Edible Slime Recipes   Recently updated !


Edible Slime Recipes
Edible slime oozes and squishes like regular slime, plus it’s safe to eat.

These edible slime recipes give you gooey, squishy slime, plus they are safe for eating. Choose a recipe based on the ingredients you have available and the desired slime texture and appearance.

Let all cooked slime recipes cool before playing with them!

Soluble Fiber Edible Slime

This recipe makes translucent edible slime that has a non-sticky “flubber” texture. Of all the edible slime recipes, this one looks and behaves most like traditional borax-based slime (which is not edible). This slime requires cooking, so it’s best if adults make it and let it cool before handing it over to young explorers.

  • 1 cup (8 fluid ounces) water
  • 1 teaspoon soluble fiber
  • food coloring and flavoring (optional)

You have a couple of options for the soluble fiber. Use a product labeled “soluble fiber” or else get psyllium husk or Metamucil. Metamucil costs a bit more, but it is already colored and flavored, so the resulting slime tastes and looks good. If you use unflavored and uncolored soluble fiber or psyllium husk, you can add a bit of powdered drink mix, other flavoring, or food coloring.

Edible Marshmallow Slime

Marshmallow slime is opaque, stretchy, and a little sticky. It is not wet or drippy. It smells yummy and is definitely tasty enough that you can eat your science project.

  • 6 large or jumbo marshmallows
  • 1 tablespoon vegetable oil
  • 1/2 tablespoon corn starch (more if you want stiffer slime)
  1. Microwave the marshmallows and oil for 30 seconds. Marshmallows fluff up when you cook them, so use a clear glass and watch the show. The resulting mixture is very hot!
  2. Stir in the corn starch.
  3. Let the slime cool before playing with it. Knead in more corn starch if you want stiffer or less-sticky slime.

Gummy Bear Edible Slime

Any gummy candy works for this, so don’t worry if you don’t have actual bears. This slime is very stretchy. It’s also a bit sticky. Dust fingers with corn starch or powdered sugar before playing with it.

  • 1 cup gummy bears
  • 3 tablespoons corn starch
  • 4 tablespoons powdered sugar (icing sugar, confectioner’s sugar)
  1. Place the gummy bears and corn starch in a bowl and microwave them for 30 seconds. Stir. Microwave another 30 seconds. Stir.
  2. Microwave the mixture until it bubbles. This mixture is very hot!
  3. Let the mixture cool before kneading in the powdered sugar.

Sodium Alginate Slime

Sodium alginate may not be an ingredient you already have in your kitchen, unless you enjoy molecular gastronomy projects, like edible water bottles or chameleon eggs. However, it’s edible and makes excellent slime. The resulting slime is wet, translucent, and… well… slimy.

  • 2 cups or about 500 milliliters of water
  • 1 tablespoon sodium alginate (more, if you want a thicker slime)
  • 2 tablespoons sugar
  • food coloring (optional)
  1. Mix together the sodium alginate and sugar.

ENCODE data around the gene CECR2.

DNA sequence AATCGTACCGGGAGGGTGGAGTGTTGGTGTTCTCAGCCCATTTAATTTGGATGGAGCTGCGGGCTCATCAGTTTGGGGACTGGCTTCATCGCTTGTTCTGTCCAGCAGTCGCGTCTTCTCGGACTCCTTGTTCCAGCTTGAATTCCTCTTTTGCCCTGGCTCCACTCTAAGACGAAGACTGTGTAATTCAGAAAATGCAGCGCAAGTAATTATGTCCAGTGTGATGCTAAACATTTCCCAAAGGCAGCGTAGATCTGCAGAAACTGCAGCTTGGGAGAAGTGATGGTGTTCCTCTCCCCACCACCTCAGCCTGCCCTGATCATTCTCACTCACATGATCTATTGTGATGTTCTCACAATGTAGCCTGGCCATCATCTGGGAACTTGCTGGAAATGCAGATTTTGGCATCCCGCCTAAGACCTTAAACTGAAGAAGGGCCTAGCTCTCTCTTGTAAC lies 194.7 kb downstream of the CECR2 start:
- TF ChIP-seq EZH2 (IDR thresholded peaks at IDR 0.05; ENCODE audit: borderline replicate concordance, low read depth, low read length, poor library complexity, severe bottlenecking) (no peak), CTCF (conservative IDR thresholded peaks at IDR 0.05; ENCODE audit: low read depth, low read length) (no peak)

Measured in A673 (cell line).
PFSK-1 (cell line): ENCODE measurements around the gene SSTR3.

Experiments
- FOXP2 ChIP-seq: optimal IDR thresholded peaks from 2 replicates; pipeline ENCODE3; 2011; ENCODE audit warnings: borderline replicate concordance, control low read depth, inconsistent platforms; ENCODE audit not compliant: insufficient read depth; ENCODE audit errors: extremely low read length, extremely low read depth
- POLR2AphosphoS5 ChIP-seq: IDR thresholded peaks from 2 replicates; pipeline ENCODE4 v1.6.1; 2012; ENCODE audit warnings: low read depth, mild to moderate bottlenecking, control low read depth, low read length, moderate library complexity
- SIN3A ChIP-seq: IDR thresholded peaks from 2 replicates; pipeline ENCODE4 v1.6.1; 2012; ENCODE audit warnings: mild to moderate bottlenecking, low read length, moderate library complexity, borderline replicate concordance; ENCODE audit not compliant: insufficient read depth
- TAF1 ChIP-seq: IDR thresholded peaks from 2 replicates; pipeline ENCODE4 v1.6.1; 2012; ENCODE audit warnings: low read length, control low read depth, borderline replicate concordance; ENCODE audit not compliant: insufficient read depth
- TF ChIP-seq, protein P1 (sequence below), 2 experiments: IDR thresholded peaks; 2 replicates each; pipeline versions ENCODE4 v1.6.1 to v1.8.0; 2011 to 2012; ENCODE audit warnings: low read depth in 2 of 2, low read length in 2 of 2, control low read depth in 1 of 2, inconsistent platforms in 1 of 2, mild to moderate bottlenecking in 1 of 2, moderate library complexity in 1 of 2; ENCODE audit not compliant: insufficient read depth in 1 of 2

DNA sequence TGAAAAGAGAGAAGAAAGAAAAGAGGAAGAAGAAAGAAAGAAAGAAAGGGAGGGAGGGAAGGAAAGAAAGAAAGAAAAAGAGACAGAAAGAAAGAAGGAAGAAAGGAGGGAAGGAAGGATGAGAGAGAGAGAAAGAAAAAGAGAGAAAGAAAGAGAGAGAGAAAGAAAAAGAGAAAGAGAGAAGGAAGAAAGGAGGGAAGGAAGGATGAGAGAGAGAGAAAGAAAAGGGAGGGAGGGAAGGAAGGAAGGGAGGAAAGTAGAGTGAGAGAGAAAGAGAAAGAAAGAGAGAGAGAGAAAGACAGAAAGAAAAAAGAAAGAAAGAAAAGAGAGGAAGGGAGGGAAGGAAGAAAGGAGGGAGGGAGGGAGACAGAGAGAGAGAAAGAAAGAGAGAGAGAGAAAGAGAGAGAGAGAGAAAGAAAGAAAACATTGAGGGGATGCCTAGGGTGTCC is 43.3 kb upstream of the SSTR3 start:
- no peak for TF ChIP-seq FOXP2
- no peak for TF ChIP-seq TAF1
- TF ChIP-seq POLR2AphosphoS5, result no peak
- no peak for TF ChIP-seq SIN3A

2. In a blender, combine the powdered mixture and the water. Add food coloring, if desired.
  3. Blend at least 30 seconds.

Sweetened Condensed Milk Slime

This edible slime is opaque. It’s a bit sticky, but definitely tasty!

  • 1 can of sweetened condensed milk (14 ounces)
  • 1 tablespoon of corn starch
  • flavoring or food coloring (optional)
  1. Stir together the milk and cornstarch in a saucepan.
  2. Heat and stir over low heat until the mixture thickens.
  3. Remove the slime from heat and mix in any colorings or flavorings you like. Nutella is a popular flavoring because it enhances the texture as well as the flavor of the slime. Let the slime cool before playing with it.

Store this slime in a sealed bag in the refrigerator when not in use. It’s good for a day or two.

Easy Fondant Slime

The simplest version of this recipe calls for fondant in the form of musk sticks. Unless you’re Australian, it’s unlikely you’ve encountered this confection. But, it’s basically a perfumed fondant stick, consisting of icing sugar, gelatin, and musk essence. You can use any fondant for this recipe, which produces a fluffy slime that has medium stretchiness and is not very sticky.

  • 2 package Musk sticks or around 360 grams of fondant
  • 3 teaspoons water
  • 1 teaspoon vegetable oil
  1. Microwave the fondant and water for 30 seconds. Stir. Microwave another 30 seconds and stir the mixture.
  2. Mix in the vegetable oil. Let the slime cool before playing with it.

More Edible Slime Recipes

An edible slime recipe is one that does not include borax, glue, liquid or spray starch, soap, or any glow-in-the-dark ingredient. Some of these ingredients are non-toxic, but that does not mean they are good to eat! There are additional edible slime recipes that use food-grade ingredients you can try. Examples include electroactive slime and oobleck. Electroactive slime is a mixture of corn starch and vegetable oil, while oobleck is a mixture of corn starch and water. Both of these types of slime are opaque white, unless you add food coloring. Both are edible, but neither tastes particularly yummy.